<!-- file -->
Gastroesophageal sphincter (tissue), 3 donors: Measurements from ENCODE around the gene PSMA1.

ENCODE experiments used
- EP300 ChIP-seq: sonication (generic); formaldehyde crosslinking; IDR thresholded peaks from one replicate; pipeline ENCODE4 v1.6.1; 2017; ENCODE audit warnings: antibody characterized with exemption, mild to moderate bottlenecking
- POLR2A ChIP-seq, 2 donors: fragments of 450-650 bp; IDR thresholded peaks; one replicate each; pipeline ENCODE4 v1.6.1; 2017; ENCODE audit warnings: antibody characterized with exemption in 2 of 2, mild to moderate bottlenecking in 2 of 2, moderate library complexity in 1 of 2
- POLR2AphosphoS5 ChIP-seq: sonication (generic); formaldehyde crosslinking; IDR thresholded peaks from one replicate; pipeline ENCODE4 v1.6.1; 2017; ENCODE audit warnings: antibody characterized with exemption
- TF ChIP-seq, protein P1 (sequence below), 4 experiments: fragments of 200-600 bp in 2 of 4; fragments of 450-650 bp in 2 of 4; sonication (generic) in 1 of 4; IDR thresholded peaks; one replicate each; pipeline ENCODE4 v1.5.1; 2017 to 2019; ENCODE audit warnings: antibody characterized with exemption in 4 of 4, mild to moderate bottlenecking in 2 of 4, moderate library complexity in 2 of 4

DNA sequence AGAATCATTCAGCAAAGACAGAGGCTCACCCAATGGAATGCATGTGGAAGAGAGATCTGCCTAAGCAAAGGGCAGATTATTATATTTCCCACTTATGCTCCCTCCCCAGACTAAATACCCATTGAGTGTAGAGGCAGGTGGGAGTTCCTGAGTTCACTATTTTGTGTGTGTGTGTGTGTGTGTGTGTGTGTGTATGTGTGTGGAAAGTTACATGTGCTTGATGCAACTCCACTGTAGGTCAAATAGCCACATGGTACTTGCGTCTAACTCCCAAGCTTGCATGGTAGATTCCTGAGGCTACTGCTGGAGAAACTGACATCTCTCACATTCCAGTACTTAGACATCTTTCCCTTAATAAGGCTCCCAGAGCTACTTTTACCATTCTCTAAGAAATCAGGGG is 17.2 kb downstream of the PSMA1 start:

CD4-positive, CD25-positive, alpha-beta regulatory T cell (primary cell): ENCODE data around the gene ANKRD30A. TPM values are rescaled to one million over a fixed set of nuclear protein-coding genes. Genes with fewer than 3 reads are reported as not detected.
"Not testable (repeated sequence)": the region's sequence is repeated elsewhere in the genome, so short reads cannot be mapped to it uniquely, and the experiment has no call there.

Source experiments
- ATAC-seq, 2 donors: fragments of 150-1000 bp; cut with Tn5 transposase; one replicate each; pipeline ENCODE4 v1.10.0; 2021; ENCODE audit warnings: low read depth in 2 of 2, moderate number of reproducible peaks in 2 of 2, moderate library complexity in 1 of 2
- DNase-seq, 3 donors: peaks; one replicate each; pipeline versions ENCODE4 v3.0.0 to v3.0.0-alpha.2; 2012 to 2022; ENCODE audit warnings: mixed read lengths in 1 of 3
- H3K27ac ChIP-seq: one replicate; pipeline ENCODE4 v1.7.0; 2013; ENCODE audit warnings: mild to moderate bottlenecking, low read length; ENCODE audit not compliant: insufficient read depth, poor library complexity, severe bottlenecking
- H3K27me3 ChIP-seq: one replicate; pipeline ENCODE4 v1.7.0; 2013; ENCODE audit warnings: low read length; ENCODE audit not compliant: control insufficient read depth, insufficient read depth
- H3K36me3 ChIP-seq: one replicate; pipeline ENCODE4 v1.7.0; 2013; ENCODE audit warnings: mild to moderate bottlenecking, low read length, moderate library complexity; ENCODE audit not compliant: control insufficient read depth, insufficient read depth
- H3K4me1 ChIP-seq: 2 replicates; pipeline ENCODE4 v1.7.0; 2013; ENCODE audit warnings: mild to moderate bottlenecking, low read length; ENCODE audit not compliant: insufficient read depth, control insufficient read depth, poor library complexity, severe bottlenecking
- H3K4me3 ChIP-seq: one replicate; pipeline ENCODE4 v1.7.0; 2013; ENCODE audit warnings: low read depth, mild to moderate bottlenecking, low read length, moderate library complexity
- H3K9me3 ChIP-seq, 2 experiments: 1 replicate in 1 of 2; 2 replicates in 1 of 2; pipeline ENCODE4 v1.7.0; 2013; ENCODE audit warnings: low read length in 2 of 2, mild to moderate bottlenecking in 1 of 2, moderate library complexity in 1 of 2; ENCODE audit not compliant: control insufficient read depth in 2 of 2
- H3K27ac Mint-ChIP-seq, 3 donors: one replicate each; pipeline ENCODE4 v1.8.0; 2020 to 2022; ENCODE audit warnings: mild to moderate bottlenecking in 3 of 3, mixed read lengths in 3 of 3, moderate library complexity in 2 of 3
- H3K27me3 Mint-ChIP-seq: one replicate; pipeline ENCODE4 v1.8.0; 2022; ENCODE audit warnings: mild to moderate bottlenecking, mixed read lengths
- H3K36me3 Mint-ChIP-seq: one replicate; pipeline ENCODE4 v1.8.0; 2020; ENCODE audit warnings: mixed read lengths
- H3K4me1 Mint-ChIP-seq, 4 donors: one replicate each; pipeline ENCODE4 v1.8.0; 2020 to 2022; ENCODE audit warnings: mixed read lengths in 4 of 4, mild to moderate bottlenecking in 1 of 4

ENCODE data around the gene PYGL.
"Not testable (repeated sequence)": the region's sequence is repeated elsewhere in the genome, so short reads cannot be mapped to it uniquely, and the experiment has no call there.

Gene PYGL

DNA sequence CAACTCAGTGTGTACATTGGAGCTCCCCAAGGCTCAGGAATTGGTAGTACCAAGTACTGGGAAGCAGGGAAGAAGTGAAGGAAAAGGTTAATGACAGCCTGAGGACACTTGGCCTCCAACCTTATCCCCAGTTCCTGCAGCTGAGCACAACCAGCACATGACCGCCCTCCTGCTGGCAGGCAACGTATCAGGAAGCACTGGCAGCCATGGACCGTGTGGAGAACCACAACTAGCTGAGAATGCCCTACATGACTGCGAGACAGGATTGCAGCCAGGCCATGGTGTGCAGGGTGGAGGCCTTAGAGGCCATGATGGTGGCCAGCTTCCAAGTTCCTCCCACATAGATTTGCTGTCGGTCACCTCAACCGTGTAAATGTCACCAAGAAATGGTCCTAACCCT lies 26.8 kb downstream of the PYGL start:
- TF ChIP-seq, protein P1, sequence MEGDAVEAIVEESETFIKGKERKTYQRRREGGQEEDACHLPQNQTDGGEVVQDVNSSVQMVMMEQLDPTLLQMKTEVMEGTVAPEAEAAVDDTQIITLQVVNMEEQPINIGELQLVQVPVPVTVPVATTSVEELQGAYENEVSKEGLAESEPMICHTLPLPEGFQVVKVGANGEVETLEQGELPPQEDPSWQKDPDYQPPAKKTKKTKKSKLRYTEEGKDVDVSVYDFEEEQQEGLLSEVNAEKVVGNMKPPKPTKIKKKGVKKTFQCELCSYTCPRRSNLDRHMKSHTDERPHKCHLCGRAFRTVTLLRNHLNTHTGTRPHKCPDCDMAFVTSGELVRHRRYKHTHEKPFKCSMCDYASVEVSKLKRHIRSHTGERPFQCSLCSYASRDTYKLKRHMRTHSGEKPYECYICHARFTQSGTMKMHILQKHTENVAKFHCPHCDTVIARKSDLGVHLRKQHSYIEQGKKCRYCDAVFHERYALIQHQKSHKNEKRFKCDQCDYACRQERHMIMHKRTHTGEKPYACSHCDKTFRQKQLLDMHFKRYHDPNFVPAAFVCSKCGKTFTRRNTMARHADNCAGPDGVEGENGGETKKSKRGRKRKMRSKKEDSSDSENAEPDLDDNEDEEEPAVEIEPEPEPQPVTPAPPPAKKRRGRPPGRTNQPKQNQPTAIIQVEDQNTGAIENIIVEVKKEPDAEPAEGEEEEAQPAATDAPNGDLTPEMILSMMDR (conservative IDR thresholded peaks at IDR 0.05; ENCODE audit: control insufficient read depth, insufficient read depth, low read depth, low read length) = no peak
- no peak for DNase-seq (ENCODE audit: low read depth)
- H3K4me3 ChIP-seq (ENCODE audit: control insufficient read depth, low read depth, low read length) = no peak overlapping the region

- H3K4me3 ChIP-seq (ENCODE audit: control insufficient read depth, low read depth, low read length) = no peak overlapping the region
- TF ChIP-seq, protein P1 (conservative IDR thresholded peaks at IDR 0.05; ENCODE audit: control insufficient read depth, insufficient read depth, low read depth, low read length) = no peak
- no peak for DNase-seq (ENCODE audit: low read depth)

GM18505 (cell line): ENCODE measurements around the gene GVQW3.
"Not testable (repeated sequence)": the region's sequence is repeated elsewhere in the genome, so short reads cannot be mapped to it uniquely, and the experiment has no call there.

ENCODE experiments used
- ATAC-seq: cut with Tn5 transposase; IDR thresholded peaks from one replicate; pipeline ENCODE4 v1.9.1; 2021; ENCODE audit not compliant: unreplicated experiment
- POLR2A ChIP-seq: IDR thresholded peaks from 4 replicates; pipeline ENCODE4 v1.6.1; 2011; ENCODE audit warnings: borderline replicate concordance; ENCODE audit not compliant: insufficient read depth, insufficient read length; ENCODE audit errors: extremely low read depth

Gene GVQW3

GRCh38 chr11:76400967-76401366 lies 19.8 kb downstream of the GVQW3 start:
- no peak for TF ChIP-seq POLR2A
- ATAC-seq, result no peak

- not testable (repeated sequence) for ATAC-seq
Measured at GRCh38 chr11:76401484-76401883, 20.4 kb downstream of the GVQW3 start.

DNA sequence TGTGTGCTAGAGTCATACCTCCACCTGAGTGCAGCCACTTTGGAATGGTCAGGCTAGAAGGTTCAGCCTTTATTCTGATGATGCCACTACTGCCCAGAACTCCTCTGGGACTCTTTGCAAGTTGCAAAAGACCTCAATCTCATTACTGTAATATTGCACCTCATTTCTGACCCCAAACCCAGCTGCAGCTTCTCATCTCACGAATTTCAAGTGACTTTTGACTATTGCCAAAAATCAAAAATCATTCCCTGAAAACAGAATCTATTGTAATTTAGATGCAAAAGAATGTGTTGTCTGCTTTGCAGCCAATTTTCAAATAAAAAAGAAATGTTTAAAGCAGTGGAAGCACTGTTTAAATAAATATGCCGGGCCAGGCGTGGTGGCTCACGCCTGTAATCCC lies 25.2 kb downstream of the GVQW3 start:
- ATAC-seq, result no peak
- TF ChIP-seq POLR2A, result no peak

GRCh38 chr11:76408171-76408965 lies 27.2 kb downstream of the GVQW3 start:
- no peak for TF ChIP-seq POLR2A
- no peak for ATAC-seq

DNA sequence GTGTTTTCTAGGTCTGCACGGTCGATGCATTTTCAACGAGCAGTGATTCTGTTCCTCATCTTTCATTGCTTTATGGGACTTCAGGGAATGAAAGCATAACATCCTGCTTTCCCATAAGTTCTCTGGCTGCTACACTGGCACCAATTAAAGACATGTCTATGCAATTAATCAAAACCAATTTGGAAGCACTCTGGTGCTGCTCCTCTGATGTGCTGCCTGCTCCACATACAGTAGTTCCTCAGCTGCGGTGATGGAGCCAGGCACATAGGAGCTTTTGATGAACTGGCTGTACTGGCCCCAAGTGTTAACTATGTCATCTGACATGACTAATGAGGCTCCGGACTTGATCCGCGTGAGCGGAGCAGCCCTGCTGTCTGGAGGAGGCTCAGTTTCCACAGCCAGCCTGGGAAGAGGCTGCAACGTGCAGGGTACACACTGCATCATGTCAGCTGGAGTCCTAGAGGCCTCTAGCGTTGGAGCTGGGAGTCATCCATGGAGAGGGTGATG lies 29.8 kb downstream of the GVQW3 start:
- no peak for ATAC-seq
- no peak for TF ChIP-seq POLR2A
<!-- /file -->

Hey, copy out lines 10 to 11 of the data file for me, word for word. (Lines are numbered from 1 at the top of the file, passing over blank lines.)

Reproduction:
Source experiments
- ATAC-seq, 2 donors: fragments of 150-1000 bp; cut with Tn5 transposase; one replicate each; pipeline ENCODE4 v1.10.0; 2021; ENCODE audit warnings: low read depth in 2 of 2, moderate number of reproducible peaks in 2 of 2, moderate library complexity in 1 of 2